Several years ago, one of my young nephews said to me, “Oh Johnny! Those sixties must have been really incredible. You guys had everything! Wow!” “Hold it just a minute,” I told him. “You have to understand that for everything that was brand new and exciting, that had never been done before, there were equal parts of risk and joy.” Fear was associated with every freedom we embraced... The sixties wasn’t all fun and joy, and you would have to be ignorant not to be afraid at least part of the time. One of the Motherfuckers, a street philosopher, once said to me, “When you’re living in a nightmare, paranoia is a normal response.” That’s something I want today’s young people to know when they look back on that time. Nobody voluntarily gives up power. Freedom always comes at a cost. But it’s worth it.
Johnny Sundstrom left the cities of America in 1970 and became part owner and manager of a cooperative livestock, forestland, and garden operation in western Oregon.
The year 1968 was the peak of a few charismatic years when increasing numbers of people across the country —and the world — dropped what they were doing, threw self-interest to the wind, dedicated themselves to alternatives, and began expressing an energetic willingness to work in a collective situation with little remuneration. For many of these people, this was a moment when everything was up for grabs, when a strong and vivid divide existed between not only old and young people but also between progressives and conservatives in all matters of life.
In town after town, one of the things these people did was set up a newspaper, which in many cases became the organizational center of those communities. Sometimes there wasn’t a local chapter of Students for a Democratic Society — there wasn’t even a college campus. It was maybe just a bunch of high school students who got together at a coffee shop after realizing that if they wanted to know what was really going in the world around them, it was likely that lots of other people did too. What became known as the underground press developed into an important way of communicating to hundreds of thousands of people what was happening with the countercultural and antiwar movements. What helped sustain these publications, what at times helped give focus to them, was Liberation News Service (LNS), an organization that twice a week sent packets of material — a couple of dozen pages full of articles and sheets of photographs that could be cut out and used on offset printers — to any newspaper that wanted it. Enough publications paid for this material that LNS could cover costs.
In an atmosphere when the national press, if it even covered certain events, did so with pronounced adversarial bias, the theory was that activists on college campuses and in all these small towns needed a supply of researched and well-written stories about what was going on. Look at some of those publications from the late sixties and you will see that much of the cultural coverage, much of the international coverage, and a fair amount of national political coverage was provided by LNS writers, who made no pretense of “objectivity,” preferring instead a journalism of participation and commitment. The New York Times was known as the newspaper of record, but its legitimacy was questioned by not only radicals but also many liberals. Although alternatives did exist — in 1963, for example, The New York Review of Books was born — the perception was that the mainstream, establishment media was captive to a middle-of-the-road perspective. By 1968, an environment existed in which great legitimacy was given by a large percentage of young people to the underground press. For them, these locally produced newspapers helped fill the gap and were the only place where they regularly could find out what was really happening. For a short but crucial time, LNS played an important role in helping hold these publications together, offering direction and content, and giving them a sense of national context and connection...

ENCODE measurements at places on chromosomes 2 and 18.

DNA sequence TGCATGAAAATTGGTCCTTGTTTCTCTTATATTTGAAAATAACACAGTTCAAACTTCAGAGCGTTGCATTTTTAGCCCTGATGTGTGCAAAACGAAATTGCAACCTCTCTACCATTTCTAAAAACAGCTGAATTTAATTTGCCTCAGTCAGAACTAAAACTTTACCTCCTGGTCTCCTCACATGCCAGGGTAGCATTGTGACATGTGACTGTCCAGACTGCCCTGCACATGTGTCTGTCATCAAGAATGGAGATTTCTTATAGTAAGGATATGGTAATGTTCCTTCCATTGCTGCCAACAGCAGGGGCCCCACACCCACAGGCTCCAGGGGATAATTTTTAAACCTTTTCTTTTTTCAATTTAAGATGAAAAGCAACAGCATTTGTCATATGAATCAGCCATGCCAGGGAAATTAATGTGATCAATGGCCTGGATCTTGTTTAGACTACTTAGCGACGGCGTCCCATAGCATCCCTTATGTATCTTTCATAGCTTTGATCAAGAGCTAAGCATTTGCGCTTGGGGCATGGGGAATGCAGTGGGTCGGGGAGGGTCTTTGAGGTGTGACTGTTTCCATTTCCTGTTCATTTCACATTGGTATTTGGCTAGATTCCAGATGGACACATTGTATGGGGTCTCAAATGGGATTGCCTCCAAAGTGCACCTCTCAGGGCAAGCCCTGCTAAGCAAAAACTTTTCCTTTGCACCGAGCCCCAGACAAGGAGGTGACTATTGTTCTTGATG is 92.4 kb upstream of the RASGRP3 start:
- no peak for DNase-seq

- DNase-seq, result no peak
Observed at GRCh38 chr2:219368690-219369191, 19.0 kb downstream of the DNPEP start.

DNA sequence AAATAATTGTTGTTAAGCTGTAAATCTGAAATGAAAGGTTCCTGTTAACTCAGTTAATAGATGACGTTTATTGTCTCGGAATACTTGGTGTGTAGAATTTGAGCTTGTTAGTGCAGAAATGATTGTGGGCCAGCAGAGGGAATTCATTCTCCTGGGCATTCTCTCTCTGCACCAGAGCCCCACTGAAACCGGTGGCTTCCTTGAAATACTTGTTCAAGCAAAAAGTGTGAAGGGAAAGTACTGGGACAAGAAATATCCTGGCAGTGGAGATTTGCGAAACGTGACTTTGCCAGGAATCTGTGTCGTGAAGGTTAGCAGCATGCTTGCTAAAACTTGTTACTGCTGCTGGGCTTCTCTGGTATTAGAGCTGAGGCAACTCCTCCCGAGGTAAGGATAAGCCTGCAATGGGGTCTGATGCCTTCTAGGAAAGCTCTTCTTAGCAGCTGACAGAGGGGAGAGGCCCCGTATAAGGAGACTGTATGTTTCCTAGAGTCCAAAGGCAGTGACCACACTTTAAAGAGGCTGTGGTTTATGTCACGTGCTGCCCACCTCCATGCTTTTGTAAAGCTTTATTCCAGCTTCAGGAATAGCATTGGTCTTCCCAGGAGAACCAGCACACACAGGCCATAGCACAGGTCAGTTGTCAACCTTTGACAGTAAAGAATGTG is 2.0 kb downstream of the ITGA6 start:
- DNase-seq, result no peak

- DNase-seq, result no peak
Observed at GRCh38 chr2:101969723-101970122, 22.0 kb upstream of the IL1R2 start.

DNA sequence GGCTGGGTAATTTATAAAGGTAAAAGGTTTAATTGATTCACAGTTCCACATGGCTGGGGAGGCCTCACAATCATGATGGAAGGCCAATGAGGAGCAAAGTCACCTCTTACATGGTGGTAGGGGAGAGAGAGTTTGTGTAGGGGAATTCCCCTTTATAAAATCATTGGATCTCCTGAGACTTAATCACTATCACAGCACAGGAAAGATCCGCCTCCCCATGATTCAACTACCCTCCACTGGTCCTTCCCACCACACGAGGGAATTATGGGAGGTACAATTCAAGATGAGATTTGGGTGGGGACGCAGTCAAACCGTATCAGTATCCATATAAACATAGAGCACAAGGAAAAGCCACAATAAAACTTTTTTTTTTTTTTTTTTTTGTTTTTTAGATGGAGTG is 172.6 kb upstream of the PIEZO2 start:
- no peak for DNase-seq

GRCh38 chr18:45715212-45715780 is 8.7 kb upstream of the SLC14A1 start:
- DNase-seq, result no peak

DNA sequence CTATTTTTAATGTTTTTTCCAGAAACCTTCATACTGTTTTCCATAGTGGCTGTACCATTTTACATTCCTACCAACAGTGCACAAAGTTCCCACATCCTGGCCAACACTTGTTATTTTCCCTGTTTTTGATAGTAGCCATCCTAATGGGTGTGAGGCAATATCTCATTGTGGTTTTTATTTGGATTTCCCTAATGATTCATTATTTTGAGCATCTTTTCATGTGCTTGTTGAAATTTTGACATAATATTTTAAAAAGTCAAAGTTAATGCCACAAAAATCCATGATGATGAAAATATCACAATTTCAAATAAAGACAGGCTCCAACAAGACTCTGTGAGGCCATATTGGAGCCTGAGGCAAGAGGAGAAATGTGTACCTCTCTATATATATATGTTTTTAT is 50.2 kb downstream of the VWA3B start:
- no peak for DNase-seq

In April, the building occupations at Columbia exploded across the neighborhood, the city, the country, even the world. It was an important starting point for us because although we were doing things on a shoestring — it was only later that people were paid a whopping $25 a week — we had the resources of a range of Columbia students who were happy to assist (some even dropped out of school to work with us 24/7), knowing that LNS was an important organization, or at least had the potential to become one. I went up to campus that first night, when students had just taken over President Grayson Kirk’s office, and was hoisted up into Low Memorial Library, where people were going through his filing cabinets and desk drawers. (Later I was the recipient of a file of stamps from Kirk’s office, which we used to mail out a packet when we were short of money.) Members of LNS were probably the only members of the press permitted inside the occupied buildings, which I visited several times. I would have stayed longer but had to be back at the office to take care of things, and I knew we had a handful of good writers on campus, including Steve Diamond, who wrote a fifteen-page account of the protests entitled “Columbia: The Revolution Is Now,” and that served as the basis of a (much rewritten) Ramparts article. Later, once it was all over, I negotiated a book deal with a publisher, and we rented a house upstate to allow LNSers to sit and write a book about the student protests. But for one reason or another, it never happened.
George Cavalletto continued to do left-wing presswork after 1968. In the late eighties, he returned to graduate school, earned a Ph.D. in sociology from CUNY, and taught for twenty years at Brooklyn and Hunter Colleges.